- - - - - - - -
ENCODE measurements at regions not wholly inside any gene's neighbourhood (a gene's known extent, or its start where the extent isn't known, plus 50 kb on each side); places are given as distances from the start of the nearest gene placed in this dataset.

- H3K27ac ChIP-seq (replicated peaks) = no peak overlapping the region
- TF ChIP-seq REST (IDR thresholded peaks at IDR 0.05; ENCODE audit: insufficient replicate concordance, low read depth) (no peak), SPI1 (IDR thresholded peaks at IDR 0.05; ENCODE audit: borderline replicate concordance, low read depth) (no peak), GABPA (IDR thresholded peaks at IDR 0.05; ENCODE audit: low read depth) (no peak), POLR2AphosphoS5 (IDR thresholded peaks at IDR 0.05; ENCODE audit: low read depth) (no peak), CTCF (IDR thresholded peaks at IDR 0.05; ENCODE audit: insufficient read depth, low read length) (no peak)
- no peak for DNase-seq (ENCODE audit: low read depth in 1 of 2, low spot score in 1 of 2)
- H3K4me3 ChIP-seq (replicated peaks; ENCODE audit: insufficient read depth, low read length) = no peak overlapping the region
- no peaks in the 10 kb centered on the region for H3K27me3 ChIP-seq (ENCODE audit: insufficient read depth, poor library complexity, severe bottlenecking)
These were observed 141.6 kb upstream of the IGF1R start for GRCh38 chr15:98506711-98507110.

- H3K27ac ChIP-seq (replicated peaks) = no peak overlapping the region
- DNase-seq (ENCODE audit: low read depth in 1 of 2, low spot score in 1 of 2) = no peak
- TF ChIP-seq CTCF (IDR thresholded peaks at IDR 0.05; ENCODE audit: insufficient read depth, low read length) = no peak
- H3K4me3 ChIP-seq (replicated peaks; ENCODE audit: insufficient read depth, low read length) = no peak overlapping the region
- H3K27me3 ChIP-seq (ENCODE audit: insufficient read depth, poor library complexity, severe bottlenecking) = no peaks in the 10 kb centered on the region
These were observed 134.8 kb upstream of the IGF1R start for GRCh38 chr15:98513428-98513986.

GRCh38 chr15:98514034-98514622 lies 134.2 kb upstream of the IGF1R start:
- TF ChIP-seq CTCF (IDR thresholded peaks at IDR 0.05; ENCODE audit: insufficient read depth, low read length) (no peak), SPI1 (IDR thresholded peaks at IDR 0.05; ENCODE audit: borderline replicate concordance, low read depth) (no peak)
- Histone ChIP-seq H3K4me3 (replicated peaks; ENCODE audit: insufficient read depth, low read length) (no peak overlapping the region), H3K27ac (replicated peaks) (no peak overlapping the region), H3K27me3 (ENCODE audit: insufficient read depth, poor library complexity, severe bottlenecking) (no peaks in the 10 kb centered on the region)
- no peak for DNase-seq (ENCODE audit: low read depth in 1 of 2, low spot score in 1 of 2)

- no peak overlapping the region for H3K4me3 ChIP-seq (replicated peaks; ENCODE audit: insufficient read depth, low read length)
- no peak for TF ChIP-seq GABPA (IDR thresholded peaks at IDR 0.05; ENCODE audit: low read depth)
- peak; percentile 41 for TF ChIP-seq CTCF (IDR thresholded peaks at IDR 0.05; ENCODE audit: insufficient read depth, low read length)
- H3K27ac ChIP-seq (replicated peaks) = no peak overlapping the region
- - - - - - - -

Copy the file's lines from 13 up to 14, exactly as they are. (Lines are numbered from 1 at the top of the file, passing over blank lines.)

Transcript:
These were observed 134.8 kb upstream of the IGF1R start for GRCh38 chr15:98513428-98513986.

GRCh38 chr15:98514034-98514622 lies 134.2 kb upstream of the IGF1R start: